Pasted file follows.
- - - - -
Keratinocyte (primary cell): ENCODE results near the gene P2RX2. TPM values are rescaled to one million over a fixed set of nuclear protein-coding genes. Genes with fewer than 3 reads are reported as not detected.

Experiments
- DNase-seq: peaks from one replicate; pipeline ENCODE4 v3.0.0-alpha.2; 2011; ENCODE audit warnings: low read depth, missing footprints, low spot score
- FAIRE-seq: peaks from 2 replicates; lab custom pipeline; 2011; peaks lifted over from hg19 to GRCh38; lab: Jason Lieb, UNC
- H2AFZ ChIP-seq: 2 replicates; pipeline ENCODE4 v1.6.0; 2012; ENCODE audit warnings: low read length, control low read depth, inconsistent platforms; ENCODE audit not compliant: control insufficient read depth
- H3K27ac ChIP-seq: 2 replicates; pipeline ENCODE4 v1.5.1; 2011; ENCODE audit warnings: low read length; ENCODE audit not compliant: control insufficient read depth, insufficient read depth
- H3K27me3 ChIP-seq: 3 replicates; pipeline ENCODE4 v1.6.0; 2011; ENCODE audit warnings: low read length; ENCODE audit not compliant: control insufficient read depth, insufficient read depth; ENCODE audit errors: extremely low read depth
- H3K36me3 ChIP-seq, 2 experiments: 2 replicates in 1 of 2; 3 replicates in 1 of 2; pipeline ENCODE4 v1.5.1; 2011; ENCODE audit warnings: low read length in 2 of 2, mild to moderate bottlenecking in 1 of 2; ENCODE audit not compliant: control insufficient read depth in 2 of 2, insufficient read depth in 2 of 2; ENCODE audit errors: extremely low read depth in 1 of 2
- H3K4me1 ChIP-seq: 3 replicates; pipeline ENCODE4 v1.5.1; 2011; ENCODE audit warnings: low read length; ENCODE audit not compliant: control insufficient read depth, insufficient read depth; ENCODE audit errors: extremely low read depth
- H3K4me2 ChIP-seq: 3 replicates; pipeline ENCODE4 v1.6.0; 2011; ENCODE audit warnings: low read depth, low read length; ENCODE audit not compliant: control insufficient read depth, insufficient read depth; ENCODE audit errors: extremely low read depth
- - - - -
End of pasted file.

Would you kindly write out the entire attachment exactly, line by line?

Keratinocyte (primary cell): ENCODE results near the gene P2RX2. TPM values are rescaled to one million over a fixed set of nuclear protein-coding genes. Genes with fewer than 3 reads are reported as not detected.

Experiments
- DNase-seq: peaks from one replicate; pipeline ENCODE4 v3.0.0-alpha.2; 2011; ENCODE audit warnings: low read depth, missing footprints, low spot score
- FAIRE-seq: peaks from 2 replicates; lab custom pipeline; 2011; peaks lifted over from hg19 to GRCh38; lab: Jason Lieb, UNC
- H2AFZ ChIP-seq: 2 replicates; pipeline ENCODE4 v1.6.0; 2012; ENCODE audit warnings: low read length, control low read depth, inconsistent platforms; ENCODE audit not compliant: control insufficient read depth
- H3K27ac ChIP-seq: 2 replicates; pipeline ENCODE4 v1.5.1; 2011; ENCODE audit warnings: low read length; ENCODE audit not compliant: control insufficient read depth, insufficient read depth
- H3K27me3 ChIP-seq: 3 replicates; pipeline ENCODE4 v1.6.0; 2011; ENCODE audit warnings: low read length; ENCODE audit not compliant: control insufficient read depth, insufficient read depth; ENCODE audit errors: extremely low read depth
- H3K36me3 ChIP-seq, 2 experiments: 2 replicates in 1 of 2; 3 replicates in 1 of 2; pipeline ENCODE4 v1.5.1; 2011; ENCODE audit warnings: low read length in 2 of 2, mild to moderate bottlenecking in 1 of 2; ENCODE audit not compliant: control insufficient read depth in 2 of 2, insufficient read depth in 2 of 2; ENCODE audit errors: extremely low read depth in 1 of 2
- H3K4me1 ChIP-seq: 3 replicates; pipeline ENCODE4 v1.5.1; 2011; ENCODE audit warnings: low read length; ENCODE audit not compliant: control insufficient read depth, insufficient read depth; ENCODE audit errors: extremely low read depth
- H3K4me2 ChIP-seq: 3 replicates; pipeline ENCODE4 v1.6.0; 2011; ENCODE audit warnings: low read depth, low read length; ENCODE audit not compliant: control insufficient read depth, insufficient read depth; ENCODE audit errors: extremely low read depth